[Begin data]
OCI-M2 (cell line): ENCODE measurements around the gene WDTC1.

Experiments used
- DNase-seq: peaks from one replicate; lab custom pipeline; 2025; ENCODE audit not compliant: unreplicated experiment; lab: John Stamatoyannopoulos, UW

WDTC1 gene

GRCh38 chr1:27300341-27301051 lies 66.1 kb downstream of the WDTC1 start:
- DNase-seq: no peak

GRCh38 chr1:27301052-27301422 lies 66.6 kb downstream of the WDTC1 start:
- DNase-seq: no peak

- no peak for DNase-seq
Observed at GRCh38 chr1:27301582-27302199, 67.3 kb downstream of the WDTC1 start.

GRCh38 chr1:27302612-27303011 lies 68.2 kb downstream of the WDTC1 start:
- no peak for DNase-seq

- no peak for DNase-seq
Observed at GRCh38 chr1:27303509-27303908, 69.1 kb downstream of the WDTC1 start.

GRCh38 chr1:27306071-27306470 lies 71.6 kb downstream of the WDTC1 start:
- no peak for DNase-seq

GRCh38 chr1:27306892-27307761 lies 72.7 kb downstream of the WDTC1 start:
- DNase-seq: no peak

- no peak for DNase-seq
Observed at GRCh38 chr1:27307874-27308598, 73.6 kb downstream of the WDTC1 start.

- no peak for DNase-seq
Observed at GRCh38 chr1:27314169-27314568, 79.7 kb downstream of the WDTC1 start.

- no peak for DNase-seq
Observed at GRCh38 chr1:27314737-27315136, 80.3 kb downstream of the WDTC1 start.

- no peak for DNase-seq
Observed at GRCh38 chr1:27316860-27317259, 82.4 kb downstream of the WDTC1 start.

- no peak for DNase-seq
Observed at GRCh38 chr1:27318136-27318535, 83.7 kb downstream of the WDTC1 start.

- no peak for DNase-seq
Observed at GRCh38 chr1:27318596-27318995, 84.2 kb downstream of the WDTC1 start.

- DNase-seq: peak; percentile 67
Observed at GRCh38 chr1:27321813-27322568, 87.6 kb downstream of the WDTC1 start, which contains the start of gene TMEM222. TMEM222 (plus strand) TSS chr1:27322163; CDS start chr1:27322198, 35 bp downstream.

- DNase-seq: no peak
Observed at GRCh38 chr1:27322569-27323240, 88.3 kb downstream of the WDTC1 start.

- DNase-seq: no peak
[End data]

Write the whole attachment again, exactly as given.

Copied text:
OCI-M2 (cell line): ENCODE measurements around the gene WDTC1.

Experiments used
- DNase-seq: peaks from one replicate; lab custom pipeline; 2025; ENCODE audit not compliant: unreplicated experiment; lab: John Stamatoyannopoulos, UW

WDTC1 gene

GRCh38 chr1:27300341-27301051 lies 66.1 kb downstream of the WDTC1 start:
- DNase-seq: no peak

GRCh38 chr1:27301052-27301422 lies 66.6 kb downstream of the WDTC1 start:
- DNase-seq: no peak

- no peak for DNase-seq
Observed at GRCh38 chr1:27301582-27302199, 67.3 kb downstream of the WDTC1 start.

GRCh38 chr1:27302612-27303011 lies 68.2 kb downstream of the WDTC1 start:
- no peak for DNase-seq

- no peak for DNase-seq
Observed at GRCh38 chr1:27303509-27303908, 69.1 kb downstream of the WDTC1 start.

GRCh38 chr1:27306071-27306470 lies 71.6 kb downstream of the WDTC1 start:
- no peak for DNase-seq

GRCh38 chr1:27306892-27307761 lies 72.7 kb downstream of the WDTC1 start:
- DNase-seq: no peak

- no peak for DNase-seq
Observed at GRCh38 chr1:27307874-27308598, 73.6 kb downstream of the WDTC1 start.

- no peak for DNase-seq
Observed at GRCh38 chr1:27314169-27314568, 79.7 kb downstream of the WDTC1 start.

- no peak for DNase-seq
Observed at GRCh38 chr1:27314737-27315136, 80.3 kb downstream of the WDTC1 start.

- no peak for DNase-seq
Observed at GRCh38 chr1:27316860-27317259, 82.4 kb downstream of the WDTC1 start.

- no peak for DNase-seq
Observed at GRCh38 chr1:27318136-27318535, 83.7 kb downstream of the WDTC1 start.

- no peak for DNase-seq
Observed at GRCh38 chr1:27318596-27318995, 84.2 kb downstream of the WDTC1 start.

- DNase-seq: peak; percentile 67
Observed at GRCh38 chr1:27321813-27322568, 87.6 kb downstream of the WDTC1 start, which contains the start of gene TMEM222. TMEM222 (plus strand) TSS chr1:27322163; CDS start chr1:27322198, 35 bp downstream.

- DNase-seq: no peak
Observed at GRCh38 chr1:27322569-27323240, 88.3 kb downstream of the WDTC1 start.

- DNase-seq: no peak